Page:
But, it is to expect. Since a number 5 is an abstracted count that represents a number of any objects as long as there are 5 of them, we can not, by looking at number 5, tell which objects they represent. And we do not need to that since we investigate properties of sets and numbers between themselves, like their divisibility, which number is bigger, etc. All these pure number properties are valid for any objects we count and obtain that number! Quite amazing!

Moreover, even while you read a book in pure math like "Topology Fundamentals" or "Real Variable Analysis" or "Linear Algebra" you can be sure that every set, every number, every set of numbers mentioned in their axioms and theorems can represent abstracted quantity, common count, and abstracted number of millions different objects that can be counted, measured, quantified, and that have the same count denoted by the number you are dealing with. Hence you can learn math in the way of thinking only of pure numbers or sets, as a separate concepts from real world objects, knowing they are abstraction of so many different real world, countable objects or quantifiable processes (with the same, common count), or, you can use, reference, some real world examples as helper framework, so to speak, to illustrate some of pure mathematical relationships, numbers, and sets, while you will still be dealing, really, with pure numbers and sets.

There may be, also, a question, why it is important to discover properties of complements, unions, intersections, of sets, at all? These concepts look so simple, so obvious, how such a simple concepts can be applied to so many complex fields?
Let’s find out! Looking at sets, there is really only a few things you can do with them. You can create their unions, intersections, complements, and then find out their cardinalities, i.e. sizes of sets, how many elements are there in a set. There is nothing else there. Note how, in math, it is sufficient to declare sets that are different from each other, separate from each other. You don’t have to elaborate what are the sets of, in mathematics. You do not even need to use labels for sets, A, B, C,… It’s sufficient to imagine two (or more) different sets. In mathematics, there are no apples, meters, pears, cars, seconds, kilograms, etc. So, if we remove all the properties of these objects, what properties are left to work with sets then? Now, note one essential thing here! By working with sets only, by creating unions, complements, intersections of sets, you obtain their different cardinalities. And, in most cases, we are after these cardinalities in set theory, as one of the major properties of sets, and hence in mathematics. Roughly speaking, cardinality is the size of a set, but also, after some definition polishing, it represents a definition of a number too. Hence, if we get a good hold on union, complement, intersection constructions and identity when working with sets, we have a good hold on their cardinalities and hence counts and numbers. And, again, that's what we are after, in general, in mathematics!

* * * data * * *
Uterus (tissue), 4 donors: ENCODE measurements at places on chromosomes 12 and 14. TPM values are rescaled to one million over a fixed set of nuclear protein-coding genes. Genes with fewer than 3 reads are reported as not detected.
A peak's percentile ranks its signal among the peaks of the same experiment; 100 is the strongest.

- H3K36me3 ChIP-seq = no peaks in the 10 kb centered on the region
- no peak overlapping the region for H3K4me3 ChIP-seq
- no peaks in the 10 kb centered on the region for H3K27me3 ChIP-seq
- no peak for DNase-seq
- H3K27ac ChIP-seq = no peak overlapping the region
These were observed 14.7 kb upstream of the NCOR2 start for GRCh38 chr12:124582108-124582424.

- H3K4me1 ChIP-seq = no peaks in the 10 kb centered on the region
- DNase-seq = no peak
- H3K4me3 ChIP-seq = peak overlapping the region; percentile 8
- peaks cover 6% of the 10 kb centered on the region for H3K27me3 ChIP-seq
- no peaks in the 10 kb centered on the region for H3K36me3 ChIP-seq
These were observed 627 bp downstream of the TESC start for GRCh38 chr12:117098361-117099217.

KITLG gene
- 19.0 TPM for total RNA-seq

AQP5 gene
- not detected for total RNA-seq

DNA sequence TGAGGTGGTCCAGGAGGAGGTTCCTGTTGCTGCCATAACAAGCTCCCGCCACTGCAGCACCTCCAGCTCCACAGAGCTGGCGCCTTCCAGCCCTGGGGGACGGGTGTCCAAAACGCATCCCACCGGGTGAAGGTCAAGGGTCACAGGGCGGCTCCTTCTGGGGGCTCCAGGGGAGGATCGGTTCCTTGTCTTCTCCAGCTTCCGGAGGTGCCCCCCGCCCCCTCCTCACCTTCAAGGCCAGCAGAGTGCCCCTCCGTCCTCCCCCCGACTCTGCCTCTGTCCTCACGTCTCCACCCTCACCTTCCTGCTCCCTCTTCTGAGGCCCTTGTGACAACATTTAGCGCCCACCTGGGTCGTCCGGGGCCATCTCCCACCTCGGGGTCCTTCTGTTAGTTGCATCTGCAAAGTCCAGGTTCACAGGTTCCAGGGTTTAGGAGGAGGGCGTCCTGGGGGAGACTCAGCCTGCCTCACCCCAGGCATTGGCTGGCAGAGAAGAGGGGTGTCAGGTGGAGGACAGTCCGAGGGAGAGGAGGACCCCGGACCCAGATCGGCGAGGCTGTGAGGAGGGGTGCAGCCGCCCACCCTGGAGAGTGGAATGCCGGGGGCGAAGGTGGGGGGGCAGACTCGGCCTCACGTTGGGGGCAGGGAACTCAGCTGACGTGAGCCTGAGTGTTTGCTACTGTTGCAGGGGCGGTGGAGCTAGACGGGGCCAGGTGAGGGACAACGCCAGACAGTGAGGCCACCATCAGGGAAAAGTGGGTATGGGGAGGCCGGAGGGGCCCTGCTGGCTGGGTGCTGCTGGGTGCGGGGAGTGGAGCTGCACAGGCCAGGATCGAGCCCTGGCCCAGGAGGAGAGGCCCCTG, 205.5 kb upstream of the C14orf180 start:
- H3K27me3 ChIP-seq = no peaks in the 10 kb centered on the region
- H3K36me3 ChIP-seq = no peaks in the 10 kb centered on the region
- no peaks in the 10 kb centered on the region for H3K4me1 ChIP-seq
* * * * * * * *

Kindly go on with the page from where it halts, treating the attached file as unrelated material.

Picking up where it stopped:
As for real world examples, you may ask, how distant is set theory or pure mathematical, number theory from real world applications? Not distant at all. Remember the fact how we obtained a number? A number is an abstraction of all counted objects with the same count, of all sets of objects with the same number of elements (apples, cars, rockets, tables, coffee cups, etc). Hence, the result we have obtained by dealing with each pure, abstracted number can be immediately applied to real world by deciding what that count represents or what objects we will count that many times. Or, the other way is, even if we dealt with pure math, pure numbers all the time, we would've kept track what is counted, with which objects we have started with. There is only one number 5 in mathematics, but in real world applications we can assign number 5 to as many objects as we want. Hence, 5 apples, 5 cars, 5 rockets, 5 thoughts, 5 pencils, 5 engines. In real world math applications scenarios it matter what you have counted. But that fact and information, what you have counted (cars, rockets, engines, ..) is not part of math, as we have just seen. Math needs to know only about a specific number obtained. Number 5 obtain as a number of cars is the same as number 5 obtained from counting apples, from the mathematical point of view. But, it can and does represent sizes of two sets, cars and apples. For math, it is sufficient to write 5, 5 to tell there are two counts, but for us, it is practical to drag a description from the real world, cars, apples, to keep track what number 5 represents.

## Sunday, February 24, 2013

### Abstract Nature of Geomatrical Figures

One of the fascinating points observations about a circle is that the circle is a pure abstraction. It does not exist really anywhere but in our minds as a perfect abstraction of all points equally distant from a one single point, the circle center. No perfect circle can be found in nature, only approximations of it, and each one will have some imperfections, yet the major theories are based of this unexcited in nature geometrical figure. The same can be said for triangle, square, and most of other geometric figures.

Extrapolating these thoughts to electrical engineering, for example three-phase power systems are built around electric fields that by construction are with phase difference of 120 degrees, no ideal voltage is produced that calculates exactly sin and cos functions for the circuitry analyses (this includes complex numbers, that translates to active and reactive power in electric power systems).